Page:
If you’re still with me, I guess you might be wondering about the moral of the story. Here it is: It’s fine to be idealistic when you are a well-off baby boomer retiree or a self-employed professional benefiting from the tail end of the biggest credit bubble in the history of the world, but the realities of “self-sufficiency” are rather different. Remember the phrase “no, not even that” – this is very telling. I am not about casting a wet blanket on “permaculture”, “sustainable communities” and the like. I still think they are the future, not so much because they are desirable, but as I believe we will ultimately have no choice but to live within much more modest bounds.
For the most part the current generation of retirees can and will do absolutely nothing about the challenges we all face going forward – they don’t have the will or the need. Yep, they might be pushing up daisies by the time push comes to shove anyway, and the government, their great and ever benefactor, will come and save the day if something happens in the meantime. Hey, life can be great when the pension money keeps rolling in. If you’re a business-person or well-paid professional in the right area, who can afford the commute time or work local, pretty much the same deal. The garden may really be a bit of a chore (not that you like to admit it), but then you can show your friends how environmentally conscious you are and what you are doing for future generation by living green. If you need some things you can’t grown on your one acre, you can always go to the store, just a 1 hour round-trip. When you get sick, the local hospital will send an ambulance, or better, they will send a nurse to give you in-home care. Life on a sustainability theme-park without all the hard work and inconveniences! This is not sustainable, much less regenerative. It is a nice dream waiting to turn into a nightmare.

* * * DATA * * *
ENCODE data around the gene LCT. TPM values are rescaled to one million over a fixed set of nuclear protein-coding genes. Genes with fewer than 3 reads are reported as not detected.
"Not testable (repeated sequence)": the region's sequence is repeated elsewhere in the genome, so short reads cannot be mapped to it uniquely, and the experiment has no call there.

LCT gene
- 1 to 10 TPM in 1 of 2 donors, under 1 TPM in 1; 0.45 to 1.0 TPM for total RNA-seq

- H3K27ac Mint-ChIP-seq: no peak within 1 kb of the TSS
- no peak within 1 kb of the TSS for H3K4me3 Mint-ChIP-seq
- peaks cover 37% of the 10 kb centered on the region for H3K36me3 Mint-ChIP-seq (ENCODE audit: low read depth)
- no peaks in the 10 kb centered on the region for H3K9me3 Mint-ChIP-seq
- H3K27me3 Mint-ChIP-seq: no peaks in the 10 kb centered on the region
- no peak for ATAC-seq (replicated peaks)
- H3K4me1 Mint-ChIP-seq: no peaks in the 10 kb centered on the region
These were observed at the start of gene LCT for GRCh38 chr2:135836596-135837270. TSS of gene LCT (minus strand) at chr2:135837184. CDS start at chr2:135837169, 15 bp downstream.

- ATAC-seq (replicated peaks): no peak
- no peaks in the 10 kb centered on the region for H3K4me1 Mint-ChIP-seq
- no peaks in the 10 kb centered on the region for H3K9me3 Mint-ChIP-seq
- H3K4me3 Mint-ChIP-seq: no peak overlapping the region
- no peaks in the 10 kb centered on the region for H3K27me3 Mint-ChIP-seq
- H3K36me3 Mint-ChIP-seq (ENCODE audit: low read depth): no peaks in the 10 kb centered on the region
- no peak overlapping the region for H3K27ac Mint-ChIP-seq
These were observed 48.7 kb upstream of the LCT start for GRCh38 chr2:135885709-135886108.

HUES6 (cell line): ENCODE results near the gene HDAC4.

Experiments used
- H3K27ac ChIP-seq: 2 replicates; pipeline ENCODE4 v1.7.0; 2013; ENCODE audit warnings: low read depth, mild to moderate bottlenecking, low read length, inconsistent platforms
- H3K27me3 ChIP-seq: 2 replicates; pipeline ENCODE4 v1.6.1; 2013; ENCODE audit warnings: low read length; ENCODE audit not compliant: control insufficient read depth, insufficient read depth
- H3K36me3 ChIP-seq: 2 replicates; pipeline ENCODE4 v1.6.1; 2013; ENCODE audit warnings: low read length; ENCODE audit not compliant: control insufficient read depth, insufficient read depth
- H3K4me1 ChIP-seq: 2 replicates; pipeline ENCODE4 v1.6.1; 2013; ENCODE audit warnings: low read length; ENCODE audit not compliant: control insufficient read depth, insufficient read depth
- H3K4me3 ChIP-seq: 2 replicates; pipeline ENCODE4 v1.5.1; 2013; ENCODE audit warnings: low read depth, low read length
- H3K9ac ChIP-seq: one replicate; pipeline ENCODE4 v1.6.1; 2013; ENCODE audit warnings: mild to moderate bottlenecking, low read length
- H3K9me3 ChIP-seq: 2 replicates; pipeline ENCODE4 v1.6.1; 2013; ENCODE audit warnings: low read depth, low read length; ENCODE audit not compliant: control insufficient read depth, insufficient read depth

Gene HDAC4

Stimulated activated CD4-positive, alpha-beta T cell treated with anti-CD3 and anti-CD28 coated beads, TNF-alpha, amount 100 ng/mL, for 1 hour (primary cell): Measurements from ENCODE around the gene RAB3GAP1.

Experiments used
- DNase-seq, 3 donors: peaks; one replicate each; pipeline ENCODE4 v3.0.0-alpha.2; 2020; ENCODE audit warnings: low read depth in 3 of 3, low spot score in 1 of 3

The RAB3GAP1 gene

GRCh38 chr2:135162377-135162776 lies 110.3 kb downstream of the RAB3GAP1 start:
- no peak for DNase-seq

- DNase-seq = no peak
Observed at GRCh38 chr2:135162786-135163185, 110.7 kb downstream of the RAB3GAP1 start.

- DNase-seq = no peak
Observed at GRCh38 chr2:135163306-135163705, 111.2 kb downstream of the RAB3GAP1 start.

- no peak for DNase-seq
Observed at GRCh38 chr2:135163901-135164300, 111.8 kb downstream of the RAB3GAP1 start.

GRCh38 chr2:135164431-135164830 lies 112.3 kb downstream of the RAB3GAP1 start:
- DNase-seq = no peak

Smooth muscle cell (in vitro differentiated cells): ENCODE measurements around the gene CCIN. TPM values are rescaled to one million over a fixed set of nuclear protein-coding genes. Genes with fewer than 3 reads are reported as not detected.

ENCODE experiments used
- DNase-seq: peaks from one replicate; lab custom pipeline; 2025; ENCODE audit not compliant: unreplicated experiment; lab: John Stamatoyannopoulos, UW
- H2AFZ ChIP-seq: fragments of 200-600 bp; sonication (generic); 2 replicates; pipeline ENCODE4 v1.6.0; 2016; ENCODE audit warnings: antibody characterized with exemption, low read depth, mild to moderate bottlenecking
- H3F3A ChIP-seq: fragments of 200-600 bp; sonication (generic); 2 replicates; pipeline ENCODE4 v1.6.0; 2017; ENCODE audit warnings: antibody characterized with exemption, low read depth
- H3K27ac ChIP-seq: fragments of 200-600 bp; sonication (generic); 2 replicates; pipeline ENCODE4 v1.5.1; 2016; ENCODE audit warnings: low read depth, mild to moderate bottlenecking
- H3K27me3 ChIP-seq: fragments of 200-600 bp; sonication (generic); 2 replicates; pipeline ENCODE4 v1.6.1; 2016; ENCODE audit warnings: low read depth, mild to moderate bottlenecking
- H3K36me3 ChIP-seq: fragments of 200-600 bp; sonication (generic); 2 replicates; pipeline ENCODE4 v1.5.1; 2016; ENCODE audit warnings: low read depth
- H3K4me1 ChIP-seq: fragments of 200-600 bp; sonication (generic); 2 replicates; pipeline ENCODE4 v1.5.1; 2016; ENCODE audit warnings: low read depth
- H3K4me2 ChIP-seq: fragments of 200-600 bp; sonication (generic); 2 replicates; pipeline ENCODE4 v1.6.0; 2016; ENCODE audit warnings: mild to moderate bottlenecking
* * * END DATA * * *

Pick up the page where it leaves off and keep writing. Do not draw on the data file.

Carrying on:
So, what then? Until circumstances really do start to change – whether quickly as by a revolution, or more slowly as might normally happen, the only thing to do is be well to be prepared and ready to move as opportunities present themselves. People will start to wake up, but it will not be a pleasant experience for most. As well as preserving and enhancing your capital, invest now in your own knowledge and intelligence about the areas where you can see yourself a being productive person when the time comes. Where doesn’t matter, provided you find your path and follow it with eyes wide open.